Not “the sticks” but some sticks. Did I mention I hate sticks too?
I hate chores! There I said it. Go ahead, preach to me about the importance of learning responsibility and the importance of hard work. Preach on. Just know, no preachment will make me stop hating chores.
While I am sure that there isn’t a person in the world that loved chores as a child, I assure you I have legitimate reasons for my antipathy for scutwork. Sure, I remember doing the typical “cut the lawn” or “feed the dog”. I also remember being asked to go into the woods and pick up sticks. GO INTO THE WOODS AND PICK UP STICKS!!! What is that all about? If I can think of any place sticks SHOULD be, it is in the woods. So, I spent most of my childhood believing that sticks did not indeed belong in the woods, but instead were more appropriately placed in a brush pile in the rear of our lot, two hundred yards away from the location from which they were plucked. I HATE CHORES… Get the picture? Continue reading
If you are a parent, then you are likely working very hard to raise “good kids”. From the earliest day you can remember, you have probably tried to mold your child into one with strong morals and a sense of what is right and what is wrong. After all, isn’t that our job as parents?
I know I have tried every method in the book, or books, to try to get my children to understand the importance of making good choices and not being “bad”. All I ever want is for my children to grow up as good, moral, honest and upright citizens, ready to make a good and honest living and raise good and honest kids of their own. But what I have discovered is that I am going about it all wrong.
As a Christian father, it is not my job to raise my children to be good, moral, honest and upright citizens. I am not saying that I don’t want my children to to be good, moral and honest. Truly I want that very much. The truth is however that anyone, from any faith, religion, creed, race or gender can raise children to live by a certain moral code. As a follower of Christ, I am not supposed to raise good children. The truth is that nothing I can do will ever make them good. Continue reading
Actual “Toothpaste Shirt” from one of my own kids… Not saying who!
Every Wednesday my son gets assigned a book to read. Every Wednesday he sits on my lap and reads the book to me. Since he is only six, the books are very short and not particularly difficult to read. So, we are not talking about Tolstoy or Voltaire (nothing that enlightening), but more like your run of the mill “see Dick run”. Now, I know that the books will not be particularly riveting or life changing, but I do expect them to be at least slightly accurate. This week’s book is a fantastic read called “Abigail’s Day”Let me recap a bit of it for you:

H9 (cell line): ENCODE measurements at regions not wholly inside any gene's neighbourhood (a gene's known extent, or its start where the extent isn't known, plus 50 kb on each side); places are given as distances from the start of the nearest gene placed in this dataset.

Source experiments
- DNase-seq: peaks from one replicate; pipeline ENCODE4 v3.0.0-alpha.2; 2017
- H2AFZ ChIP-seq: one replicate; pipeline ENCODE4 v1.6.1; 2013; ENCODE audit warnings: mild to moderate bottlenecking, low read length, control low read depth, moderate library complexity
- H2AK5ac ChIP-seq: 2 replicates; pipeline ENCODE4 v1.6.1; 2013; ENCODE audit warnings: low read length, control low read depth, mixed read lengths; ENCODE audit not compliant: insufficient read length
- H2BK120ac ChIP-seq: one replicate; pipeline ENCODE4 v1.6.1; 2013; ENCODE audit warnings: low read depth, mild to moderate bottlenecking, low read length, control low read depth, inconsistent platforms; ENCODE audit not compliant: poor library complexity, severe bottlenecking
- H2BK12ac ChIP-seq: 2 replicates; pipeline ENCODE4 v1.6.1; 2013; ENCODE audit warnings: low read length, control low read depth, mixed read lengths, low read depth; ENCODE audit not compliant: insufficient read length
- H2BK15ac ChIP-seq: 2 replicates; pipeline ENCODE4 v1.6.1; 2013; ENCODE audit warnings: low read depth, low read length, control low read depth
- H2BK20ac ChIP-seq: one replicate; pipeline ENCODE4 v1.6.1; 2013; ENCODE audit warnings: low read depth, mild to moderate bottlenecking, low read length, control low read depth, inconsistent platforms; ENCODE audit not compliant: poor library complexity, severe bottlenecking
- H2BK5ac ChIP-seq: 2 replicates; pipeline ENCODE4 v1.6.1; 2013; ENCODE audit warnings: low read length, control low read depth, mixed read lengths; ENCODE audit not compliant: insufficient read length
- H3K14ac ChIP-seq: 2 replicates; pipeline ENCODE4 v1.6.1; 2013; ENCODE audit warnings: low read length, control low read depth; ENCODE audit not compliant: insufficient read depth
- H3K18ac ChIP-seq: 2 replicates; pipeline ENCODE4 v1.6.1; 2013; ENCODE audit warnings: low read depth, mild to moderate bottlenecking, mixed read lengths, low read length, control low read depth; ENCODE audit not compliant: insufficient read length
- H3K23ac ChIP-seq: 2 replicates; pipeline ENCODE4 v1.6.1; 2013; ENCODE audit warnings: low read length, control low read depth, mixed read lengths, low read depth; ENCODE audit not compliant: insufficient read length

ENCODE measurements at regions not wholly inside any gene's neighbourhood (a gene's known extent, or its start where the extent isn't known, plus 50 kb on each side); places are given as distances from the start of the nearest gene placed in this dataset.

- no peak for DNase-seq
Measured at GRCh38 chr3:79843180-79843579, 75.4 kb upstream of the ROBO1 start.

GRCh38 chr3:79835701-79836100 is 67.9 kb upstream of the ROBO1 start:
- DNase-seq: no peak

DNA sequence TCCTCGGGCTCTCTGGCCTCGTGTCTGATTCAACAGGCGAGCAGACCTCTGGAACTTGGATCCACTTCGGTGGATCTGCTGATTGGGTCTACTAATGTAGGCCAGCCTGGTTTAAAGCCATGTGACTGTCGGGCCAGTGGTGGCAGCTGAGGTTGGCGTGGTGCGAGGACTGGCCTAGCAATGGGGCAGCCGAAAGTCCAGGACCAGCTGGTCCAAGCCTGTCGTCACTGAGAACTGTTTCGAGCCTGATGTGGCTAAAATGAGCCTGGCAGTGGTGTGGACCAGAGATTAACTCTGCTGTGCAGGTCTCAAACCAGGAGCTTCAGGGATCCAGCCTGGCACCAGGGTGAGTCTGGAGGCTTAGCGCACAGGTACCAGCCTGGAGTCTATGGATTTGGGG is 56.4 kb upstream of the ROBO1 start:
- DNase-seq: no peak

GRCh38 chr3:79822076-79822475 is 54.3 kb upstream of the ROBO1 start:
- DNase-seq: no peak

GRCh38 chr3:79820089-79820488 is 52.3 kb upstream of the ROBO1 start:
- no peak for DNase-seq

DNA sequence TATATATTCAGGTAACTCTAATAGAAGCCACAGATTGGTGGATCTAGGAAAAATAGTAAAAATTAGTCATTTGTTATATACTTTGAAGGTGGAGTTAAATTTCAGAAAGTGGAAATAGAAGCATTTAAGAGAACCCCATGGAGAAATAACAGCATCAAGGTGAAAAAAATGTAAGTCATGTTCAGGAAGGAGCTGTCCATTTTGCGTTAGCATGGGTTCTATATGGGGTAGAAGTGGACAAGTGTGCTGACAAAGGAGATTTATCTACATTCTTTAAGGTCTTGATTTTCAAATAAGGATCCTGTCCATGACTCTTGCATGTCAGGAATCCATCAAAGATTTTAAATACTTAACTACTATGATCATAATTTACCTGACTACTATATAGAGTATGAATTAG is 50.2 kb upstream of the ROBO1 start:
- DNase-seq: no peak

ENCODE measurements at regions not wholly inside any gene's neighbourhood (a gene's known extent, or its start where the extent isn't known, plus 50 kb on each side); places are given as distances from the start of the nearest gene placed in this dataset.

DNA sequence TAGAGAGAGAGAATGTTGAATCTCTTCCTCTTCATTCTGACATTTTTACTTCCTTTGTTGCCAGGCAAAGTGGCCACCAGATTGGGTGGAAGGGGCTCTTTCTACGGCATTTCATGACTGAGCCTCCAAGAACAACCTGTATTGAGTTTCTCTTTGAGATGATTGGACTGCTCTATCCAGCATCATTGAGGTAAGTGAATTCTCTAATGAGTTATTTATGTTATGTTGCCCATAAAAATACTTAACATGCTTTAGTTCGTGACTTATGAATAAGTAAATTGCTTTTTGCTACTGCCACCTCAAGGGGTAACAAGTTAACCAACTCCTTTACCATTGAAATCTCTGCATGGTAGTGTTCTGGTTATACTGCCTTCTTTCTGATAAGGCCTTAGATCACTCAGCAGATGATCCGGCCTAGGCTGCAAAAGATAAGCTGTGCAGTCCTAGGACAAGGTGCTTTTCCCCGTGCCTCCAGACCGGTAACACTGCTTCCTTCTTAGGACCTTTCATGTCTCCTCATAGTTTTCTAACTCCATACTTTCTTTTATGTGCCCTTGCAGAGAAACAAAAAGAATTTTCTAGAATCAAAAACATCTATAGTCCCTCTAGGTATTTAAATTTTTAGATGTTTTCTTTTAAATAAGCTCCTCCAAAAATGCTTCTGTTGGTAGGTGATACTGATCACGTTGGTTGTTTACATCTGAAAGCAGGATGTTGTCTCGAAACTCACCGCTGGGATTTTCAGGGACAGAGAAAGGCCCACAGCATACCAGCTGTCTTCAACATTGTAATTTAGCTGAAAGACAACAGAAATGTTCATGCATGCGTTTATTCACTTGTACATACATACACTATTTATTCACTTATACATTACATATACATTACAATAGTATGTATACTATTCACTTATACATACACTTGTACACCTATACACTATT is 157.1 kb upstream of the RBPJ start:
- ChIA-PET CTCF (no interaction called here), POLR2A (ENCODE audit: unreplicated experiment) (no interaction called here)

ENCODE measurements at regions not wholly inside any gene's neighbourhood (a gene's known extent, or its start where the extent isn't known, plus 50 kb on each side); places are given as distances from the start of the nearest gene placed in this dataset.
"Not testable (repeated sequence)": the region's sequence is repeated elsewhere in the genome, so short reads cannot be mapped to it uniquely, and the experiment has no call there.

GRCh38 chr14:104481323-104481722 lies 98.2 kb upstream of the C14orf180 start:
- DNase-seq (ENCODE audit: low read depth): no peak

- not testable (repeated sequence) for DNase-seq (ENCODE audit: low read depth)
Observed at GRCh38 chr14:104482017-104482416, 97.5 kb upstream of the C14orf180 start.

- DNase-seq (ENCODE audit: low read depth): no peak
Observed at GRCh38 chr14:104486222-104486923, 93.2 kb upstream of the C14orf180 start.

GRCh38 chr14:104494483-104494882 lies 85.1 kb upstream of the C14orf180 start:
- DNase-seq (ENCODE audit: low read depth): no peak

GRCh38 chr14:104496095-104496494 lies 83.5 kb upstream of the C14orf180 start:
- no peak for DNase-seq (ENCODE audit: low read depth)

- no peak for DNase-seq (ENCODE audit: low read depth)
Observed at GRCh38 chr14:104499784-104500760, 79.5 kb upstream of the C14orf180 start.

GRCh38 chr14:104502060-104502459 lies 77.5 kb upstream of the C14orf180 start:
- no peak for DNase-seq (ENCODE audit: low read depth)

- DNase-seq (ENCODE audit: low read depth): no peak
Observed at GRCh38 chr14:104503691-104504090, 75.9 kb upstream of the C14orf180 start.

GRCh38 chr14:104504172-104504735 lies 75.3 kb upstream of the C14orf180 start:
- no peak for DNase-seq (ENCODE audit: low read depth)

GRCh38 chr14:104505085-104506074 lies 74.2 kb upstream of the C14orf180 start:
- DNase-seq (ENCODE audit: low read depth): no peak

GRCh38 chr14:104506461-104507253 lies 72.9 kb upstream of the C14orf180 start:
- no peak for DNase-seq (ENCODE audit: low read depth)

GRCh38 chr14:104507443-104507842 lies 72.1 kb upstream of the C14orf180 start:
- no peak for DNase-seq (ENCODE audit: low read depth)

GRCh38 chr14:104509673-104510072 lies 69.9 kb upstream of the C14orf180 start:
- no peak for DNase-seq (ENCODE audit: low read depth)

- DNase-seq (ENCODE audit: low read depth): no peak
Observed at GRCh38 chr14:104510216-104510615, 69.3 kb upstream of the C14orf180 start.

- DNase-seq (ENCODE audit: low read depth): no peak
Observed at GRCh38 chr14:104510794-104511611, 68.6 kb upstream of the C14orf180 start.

Good morning Abigail. It is 7:00 and time to get out of bed. I know you are hungry Abigail. It is 7:30 and time for breakfast. It is time for school Abigail. The bell rings at 8:00.
Let me stop there. The book goes on to recap the rest of her day, which is fairly realistic. Abigails morning routine however is balderdash. Seriously though, in what kind of alternate reality does a six year old child wake up, eat breakfast and arrive at school all within an hour’s time? I am upset! I am not sure whether to take the book outside and burn it or rewrite it, and send the “revised edition” back to school with my son. I know, I will choose the latter. It is time to set the record straight. Perhaps this rewrite will sure up any inaccuracies in this grossly and inappropriate faulty text. Continue reading
I want to be just like my daddy.
Therefore be imitators of God, as beloved children. And walk in love, as Christ loved us and gave himself up for us, a fragrant offering and sacrifice to God. Ephesians 5:1-2
I’m often told by those who knew me as a child that my son is an exact replica of me at that age. I see the resemblance as well, and oddly enough so does my son. Just recently, with my son sitting in my lap, I was looking through some old photos from my childhood. My son saw a photo of me sitting on Santa’s lap and insisted that it was him. Had I not known any better, I would have been inclined to agree with him, but it wasn’t him. It was me. Continue reading